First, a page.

Should Triathlon Be An Olympic Sport?

Consider Olympic sports of the past. Golf is one of the world’s most popular sports, being played in well over 100 nations worldwide. Yet it has only been an Olympic sport twice, in 1900 and 1904. Polo is considered the oldest mounted team sport, with a history reaching back centuries, when it was played in the plains of Asia, ancient Persia, China and India. Polo was on the Olympic program five times, but not since 1936. Cricket, croquet, lacrosse, power boating, rugby, and water skiing have all been Olympic sports.  Then consider some completely obscure and unknown events that have made it to the Olympic arena.

Jeu de paume was an event contested at the 1908 Summer Olympics. Pelote basque has elements of handball, tennis, squash, and the gambling game known as Jai Alai. It was an Olympic sport in 1900 in Paris. Roque, a version of croquet, was played in the 1904 Summer Olympics in St. Louis. How did these sports ever make it to the Olympics?  The same way tug-of-war made it on the Olympic program not once, but six times!

The most endearing Olympic sport is probably curling, where since 1924, a “skip” can use a broom to win the same medal they gave Jesse Owens and Carl Lewis. Are curlers really athletes?  Is curling a sport?  At the 2006 Winter Olympics in Italy, more people in Italy watched curling than ice hockey or figure skating.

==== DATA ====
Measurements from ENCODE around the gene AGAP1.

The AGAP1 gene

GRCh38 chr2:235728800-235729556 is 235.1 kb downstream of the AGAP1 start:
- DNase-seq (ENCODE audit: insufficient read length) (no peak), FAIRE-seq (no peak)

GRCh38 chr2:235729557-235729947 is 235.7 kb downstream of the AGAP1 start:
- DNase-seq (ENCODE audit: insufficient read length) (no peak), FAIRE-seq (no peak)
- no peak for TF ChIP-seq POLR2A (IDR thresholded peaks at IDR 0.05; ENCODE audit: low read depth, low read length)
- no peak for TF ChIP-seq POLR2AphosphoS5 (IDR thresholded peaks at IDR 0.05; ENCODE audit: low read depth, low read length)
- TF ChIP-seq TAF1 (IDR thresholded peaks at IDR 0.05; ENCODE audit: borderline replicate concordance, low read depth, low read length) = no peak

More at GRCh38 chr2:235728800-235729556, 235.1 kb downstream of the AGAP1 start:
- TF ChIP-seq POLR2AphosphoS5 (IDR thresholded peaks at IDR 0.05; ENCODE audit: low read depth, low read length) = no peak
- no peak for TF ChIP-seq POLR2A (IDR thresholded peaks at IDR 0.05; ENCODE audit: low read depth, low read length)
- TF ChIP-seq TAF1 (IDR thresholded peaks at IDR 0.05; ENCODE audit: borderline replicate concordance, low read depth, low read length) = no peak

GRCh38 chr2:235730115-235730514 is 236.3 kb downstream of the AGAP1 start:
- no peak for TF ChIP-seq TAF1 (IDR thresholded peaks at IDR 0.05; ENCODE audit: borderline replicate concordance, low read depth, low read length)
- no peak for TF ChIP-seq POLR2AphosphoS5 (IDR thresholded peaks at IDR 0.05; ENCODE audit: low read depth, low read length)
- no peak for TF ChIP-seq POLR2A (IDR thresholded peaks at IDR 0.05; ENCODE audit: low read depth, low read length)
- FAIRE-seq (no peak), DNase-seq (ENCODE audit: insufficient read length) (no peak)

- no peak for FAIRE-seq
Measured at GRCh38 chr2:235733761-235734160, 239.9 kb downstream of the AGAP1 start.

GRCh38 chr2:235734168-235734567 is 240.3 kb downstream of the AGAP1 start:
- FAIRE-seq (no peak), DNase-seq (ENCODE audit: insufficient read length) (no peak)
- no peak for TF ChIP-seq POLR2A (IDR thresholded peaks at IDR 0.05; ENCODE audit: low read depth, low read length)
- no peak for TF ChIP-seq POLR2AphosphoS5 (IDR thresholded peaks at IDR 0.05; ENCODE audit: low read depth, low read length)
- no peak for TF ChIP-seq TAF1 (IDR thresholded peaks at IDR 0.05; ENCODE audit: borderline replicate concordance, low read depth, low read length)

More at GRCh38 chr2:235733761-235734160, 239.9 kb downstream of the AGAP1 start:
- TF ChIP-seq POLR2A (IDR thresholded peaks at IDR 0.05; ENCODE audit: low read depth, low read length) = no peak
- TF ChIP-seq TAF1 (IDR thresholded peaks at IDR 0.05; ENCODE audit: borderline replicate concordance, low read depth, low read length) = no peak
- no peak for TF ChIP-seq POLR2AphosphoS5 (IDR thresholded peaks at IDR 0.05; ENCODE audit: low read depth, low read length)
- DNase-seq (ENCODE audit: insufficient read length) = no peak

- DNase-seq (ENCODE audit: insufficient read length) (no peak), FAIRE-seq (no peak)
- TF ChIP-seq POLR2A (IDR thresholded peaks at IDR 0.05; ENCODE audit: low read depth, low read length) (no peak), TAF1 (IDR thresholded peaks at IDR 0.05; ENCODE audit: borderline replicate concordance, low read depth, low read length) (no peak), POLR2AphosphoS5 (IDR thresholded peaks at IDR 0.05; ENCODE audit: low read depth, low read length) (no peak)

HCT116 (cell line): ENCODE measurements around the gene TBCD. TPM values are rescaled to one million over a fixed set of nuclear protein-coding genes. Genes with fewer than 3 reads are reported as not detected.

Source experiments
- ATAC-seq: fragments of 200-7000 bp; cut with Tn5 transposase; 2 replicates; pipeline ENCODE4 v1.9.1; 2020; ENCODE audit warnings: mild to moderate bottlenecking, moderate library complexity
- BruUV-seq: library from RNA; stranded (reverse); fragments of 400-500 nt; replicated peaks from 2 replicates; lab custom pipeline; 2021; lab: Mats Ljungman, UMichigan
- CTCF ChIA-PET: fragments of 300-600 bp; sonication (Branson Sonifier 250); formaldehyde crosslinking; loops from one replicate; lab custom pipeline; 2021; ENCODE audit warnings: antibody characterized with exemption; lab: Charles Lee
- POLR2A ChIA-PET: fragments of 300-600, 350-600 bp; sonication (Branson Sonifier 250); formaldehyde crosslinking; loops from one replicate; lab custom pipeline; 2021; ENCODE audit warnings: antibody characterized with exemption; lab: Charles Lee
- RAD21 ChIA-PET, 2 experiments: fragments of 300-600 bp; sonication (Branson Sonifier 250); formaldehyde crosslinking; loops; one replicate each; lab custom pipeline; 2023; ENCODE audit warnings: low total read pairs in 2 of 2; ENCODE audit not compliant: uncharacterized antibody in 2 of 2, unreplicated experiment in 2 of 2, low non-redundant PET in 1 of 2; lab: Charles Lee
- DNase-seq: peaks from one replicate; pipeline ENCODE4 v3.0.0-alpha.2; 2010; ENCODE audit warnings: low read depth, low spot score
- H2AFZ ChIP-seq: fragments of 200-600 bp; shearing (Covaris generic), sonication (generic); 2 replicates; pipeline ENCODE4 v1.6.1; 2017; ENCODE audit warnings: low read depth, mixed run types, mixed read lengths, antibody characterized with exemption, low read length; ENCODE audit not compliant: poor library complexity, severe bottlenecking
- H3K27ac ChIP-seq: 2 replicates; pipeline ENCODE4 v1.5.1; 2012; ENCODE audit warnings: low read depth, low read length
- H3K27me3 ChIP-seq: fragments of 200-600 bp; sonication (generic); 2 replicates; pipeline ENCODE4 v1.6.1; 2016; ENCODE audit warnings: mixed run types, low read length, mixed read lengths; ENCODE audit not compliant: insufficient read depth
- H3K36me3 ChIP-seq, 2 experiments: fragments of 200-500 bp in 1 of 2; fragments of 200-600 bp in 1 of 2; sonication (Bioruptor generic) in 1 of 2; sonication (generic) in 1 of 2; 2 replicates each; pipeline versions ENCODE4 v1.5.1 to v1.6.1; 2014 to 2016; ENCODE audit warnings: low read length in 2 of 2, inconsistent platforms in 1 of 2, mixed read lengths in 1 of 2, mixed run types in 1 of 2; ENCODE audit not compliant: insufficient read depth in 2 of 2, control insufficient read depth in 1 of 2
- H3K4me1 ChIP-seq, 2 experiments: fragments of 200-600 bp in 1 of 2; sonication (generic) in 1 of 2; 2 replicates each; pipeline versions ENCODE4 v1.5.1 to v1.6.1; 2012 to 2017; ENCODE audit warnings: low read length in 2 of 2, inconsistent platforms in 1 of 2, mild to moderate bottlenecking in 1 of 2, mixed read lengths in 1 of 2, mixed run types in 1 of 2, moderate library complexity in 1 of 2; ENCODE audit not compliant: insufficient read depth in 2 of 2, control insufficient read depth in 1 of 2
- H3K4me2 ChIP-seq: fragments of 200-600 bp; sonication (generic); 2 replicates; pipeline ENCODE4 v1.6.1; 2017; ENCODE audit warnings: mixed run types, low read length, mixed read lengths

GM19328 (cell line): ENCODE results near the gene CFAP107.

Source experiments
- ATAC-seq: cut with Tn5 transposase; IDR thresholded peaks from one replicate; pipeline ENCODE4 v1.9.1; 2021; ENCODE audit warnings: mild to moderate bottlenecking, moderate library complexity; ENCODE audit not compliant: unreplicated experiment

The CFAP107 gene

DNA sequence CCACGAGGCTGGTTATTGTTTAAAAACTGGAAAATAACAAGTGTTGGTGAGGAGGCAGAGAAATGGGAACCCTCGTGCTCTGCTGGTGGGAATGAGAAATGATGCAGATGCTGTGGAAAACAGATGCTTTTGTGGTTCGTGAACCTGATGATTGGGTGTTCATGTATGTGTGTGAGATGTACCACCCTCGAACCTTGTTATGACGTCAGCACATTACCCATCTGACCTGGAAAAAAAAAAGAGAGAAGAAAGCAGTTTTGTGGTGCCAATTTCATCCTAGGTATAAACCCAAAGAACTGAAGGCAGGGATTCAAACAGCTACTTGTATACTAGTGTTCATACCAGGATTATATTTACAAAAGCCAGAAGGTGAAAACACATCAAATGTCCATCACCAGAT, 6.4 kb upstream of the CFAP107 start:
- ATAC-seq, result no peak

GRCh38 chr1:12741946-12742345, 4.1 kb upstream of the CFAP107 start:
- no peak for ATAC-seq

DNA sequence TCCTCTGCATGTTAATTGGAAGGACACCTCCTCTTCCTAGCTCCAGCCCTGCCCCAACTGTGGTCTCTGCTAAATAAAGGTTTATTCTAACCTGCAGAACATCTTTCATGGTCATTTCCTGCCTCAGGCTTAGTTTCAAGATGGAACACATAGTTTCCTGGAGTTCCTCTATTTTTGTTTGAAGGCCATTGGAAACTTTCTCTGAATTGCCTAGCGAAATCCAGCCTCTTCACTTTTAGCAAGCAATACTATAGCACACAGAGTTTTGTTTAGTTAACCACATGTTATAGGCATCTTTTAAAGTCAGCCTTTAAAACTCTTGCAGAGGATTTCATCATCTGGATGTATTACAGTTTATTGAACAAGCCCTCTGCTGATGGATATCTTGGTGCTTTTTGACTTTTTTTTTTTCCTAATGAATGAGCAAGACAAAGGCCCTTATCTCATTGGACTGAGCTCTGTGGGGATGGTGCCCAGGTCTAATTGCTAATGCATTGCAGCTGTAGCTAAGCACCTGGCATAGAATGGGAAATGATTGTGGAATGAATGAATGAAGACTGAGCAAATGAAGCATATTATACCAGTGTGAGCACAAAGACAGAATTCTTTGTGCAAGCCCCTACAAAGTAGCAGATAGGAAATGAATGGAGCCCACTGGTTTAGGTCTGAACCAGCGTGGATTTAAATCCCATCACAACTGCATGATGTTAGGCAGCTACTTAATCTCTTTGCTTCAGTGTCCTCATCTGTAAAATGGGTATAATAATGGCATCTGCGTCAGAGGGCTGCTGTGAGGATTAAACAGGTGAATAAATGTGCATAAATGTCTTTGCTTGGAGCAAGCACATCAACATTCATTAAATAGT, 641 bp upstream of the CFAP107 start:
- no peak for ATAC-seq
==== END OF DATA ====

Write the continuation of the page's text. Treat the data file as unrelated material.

But the weirdest sport of all is race walking. It has been an Olympic event for over 100 years. Current NBC Olympic host and commentator Bob Costas said racewalking, “looks like a person who has to go really bad. ‘I gotta go, gotta go, gotta go right now’ — except they just don’t break into a full-scale sprint. Having a contest to see who can walk the fastest is kind of like having a contest to see who can whistle the loudest. If you’re really in that much of a hurry, run. And if you really want me to hear you, shout.” 
Demonstration sports at the Olympics ended in 1992, as there were too many events in the Summer Olympics for officials to handle. There are many other sports like karate that have been around for hundreds of years and practiced in most countries of the world but have never made it to the Olympics. Lawn bowling, ballooning (yes, hot air balloons), surf lifesaving–a sort of BayWatch, glima, korfball, pesapallo (a.k.a. Finnish baseball), and roller hockey have all made their bid to be in the Olympics but failed.
Britain has already claimed fourth place in the national medal count when they host the next Summer Olympics in 2012. They plan on doing it by entering more athletes in obscure sports like flatwater canoeing and team handball.
So I say, on this eve of the Olympic triathlon in Beijing, does triathlon have it’s rightful place in the Olympics since making its debut at the Sydney Games in 2000 and will it stay?  What do you think?
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